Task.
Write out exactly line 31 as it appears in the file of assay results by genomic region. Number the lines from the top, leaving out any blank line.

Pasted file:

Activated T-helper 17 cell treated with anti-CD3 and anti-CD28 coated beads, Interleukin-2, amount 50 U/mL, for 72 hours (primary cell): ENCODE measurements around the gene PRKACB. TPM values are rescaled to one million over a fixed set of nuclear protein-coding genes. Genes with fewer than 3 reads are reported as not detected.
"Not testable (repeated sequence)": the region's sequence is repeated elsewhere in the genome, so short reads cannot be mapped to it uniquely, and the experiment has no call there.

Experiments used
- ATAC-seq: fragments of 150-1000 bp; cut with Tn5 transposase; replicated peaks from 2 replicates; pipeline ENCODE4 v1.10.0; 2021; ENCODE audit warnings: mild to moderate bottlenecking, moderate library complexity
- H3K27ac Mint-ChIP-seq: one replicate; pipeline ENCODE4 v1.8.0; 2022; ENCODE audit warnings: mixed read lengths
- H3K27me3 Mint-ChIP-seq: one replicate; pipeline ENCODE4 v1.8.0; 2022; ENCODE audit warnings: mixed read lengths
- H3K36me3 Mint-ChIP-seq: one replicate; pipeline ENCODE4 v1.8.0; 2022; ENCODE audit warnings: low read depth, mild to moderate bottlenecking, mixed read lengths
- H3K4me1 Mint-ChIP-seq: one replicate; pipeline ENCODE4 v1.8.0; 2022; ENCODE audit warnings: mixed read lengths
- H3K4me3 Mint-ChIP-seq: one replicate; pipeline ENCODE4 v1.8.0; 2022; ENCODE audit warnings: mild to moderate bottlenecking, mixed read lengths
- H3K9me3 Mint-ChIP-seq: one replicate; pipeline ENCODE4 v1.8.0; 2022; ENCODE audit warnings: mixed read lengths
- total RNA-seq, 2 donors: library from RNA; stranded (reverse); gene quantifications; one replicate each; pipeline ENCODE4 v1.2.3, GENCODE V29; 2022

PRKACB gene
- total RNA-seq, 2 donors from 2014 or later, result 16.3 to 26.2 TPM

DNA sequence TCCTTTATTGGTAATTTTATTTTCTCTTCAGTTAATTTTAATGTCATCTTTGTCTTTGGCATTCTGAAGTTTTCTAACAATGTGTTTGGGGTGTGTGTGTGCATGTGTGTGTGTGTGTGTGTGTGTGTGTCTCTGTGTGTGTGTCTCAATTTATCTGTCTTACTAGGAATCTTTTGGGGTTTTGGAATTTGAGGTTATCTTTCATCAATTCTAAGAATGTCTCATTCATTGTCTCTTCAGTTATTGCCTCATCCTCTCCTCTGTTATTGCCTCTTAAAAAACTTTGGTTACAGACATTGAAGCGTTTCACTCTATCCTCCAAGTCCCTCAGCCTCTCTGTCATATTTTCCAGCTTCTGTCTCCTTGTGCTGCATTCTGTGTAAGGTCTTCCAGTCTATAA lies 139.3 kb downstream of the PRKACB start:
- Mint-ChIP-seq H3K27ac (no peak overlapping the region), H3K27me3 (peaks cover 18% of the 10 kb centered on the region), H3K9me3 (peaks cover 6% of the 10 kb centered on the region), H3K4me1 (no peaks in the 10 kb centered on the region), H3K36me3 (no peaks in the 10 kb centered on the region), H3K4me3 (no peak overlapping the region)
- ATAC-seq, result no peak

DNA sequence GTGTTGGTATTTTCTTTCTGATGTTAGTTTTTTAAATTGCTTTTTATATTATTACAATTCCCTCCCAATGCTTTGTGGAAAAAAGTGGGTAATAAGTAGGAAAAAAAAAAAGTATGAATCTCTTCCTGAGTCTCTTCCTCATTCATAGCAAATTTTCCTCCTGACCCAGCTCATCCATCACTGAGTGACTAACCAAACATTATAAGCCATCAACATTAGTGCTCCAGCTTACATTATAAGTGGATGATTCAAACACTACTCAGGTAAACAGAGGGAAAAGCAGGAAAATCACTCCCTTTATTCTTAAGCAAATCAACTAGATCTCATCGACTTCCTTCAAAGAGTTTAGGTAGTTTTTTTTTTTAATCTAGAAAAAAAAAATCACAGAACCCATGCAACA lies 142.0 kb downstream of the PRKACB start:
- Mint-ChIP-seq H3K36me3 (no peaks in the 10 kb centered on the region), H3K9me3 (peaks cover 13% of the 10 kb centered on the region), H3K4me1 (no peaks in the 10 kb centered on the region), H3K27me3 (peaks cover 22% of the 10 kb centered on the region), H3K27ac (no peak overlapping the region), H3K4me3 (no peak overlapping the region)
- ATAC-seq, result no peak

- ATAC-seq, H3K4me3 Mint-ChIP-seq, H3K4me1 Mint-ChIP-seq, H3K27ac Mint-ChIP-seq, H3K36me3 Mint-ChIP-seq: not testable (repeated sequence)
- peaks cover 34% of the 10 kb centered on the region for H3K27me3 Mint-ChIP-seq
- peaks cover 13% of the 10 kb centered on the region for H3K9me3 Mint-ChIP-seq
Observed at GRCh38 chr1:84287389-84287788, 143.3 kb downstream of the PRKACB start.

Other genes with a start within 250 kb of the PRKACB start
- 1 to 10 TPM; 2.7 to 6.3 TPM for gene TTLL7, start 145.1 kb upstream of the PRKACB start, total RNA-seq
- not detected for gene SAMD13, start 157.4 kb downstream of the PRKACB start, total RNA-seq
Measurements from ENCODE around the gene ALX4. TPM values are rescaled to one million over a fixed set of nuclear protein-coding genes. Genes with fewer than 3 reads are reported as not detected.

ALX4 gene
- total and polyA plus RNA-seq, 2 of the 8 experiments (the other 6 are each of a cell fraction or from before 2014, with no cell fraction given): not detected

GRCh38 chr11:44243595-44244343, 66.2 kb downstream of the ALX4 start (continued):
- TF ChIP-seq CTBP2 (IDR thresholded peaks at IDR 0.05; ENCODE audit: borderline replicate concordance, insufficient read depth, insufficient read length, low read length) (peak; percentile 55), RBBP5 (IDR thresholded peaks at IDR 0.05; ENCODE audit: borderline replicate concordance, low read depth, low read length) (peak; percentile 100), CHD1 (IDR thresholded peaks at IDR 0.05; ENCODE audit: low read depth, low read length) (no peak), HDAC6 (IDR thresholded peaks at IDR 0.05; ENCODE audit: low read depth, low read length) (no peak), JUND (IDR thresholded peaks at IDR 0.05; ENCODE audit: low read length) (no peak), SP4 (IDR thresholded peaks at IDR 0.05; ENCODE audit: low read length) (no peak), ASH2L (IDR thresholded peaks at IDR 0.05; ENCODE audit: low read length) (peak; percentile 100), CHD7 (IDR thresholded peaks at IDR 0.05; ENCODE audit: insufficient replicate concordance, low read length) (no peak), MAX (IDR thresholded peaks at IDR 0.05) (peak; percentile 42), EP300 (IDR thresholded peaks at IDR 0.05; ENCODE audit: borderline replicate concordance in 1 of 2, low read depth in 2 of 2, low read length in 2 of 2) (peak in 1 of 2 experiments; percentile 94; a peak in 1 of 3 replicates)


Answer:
- TF ChIP-seq CTBP2 (IDR thresholded peaks at IDR 0.05; ENCODE audit: borderline replicate concordance, insufficient read depth, insufficient read length, low read length) (peak; percentile 55), RBBP5 (IDR thresholded peaks at IDR 0.05; ENCODE audit: borderline replicate concordance, low read depth, low read length) (peak; percentile 100), CHD1 (IDR thresholded peaks at IDR 0.05; ENCODE audit: low read depth, low read length) (no peak), HDAC6 (IDR thresholded peaks at IDR 0.05; ENCODE audit: low read depth, low read length) (no peak), JUND (IDR thresholded peaks at IDR 0.05; ENCODE audit: low read length) (no peak), SP4 (IDR thresholded peaks at IDR 0.05; ENCODE audit: low read length) (no peak), ASH2L (IDR thresholded peaks at IDR 0.05; ENCODE audit: low read length) (peak; percentile 100), CHD7 (IDR thresholded peaks at IDR 0.05; ENCODE audit: insufficient replicate concordance, low read length) (no peak), MAX (IDR thresholded peaks at IDR 0.05) (peak; percentile 42), EP300 (IDR thresholded peaks at IDR 0.05; ENCODE audit: borderline replicate concordance in 1 of 2, low read depth in 2 of 2, low read length in 2 of 2) (peak in 1 of 2 experiments; percentile 94; a peak in 1 of 3 replicates)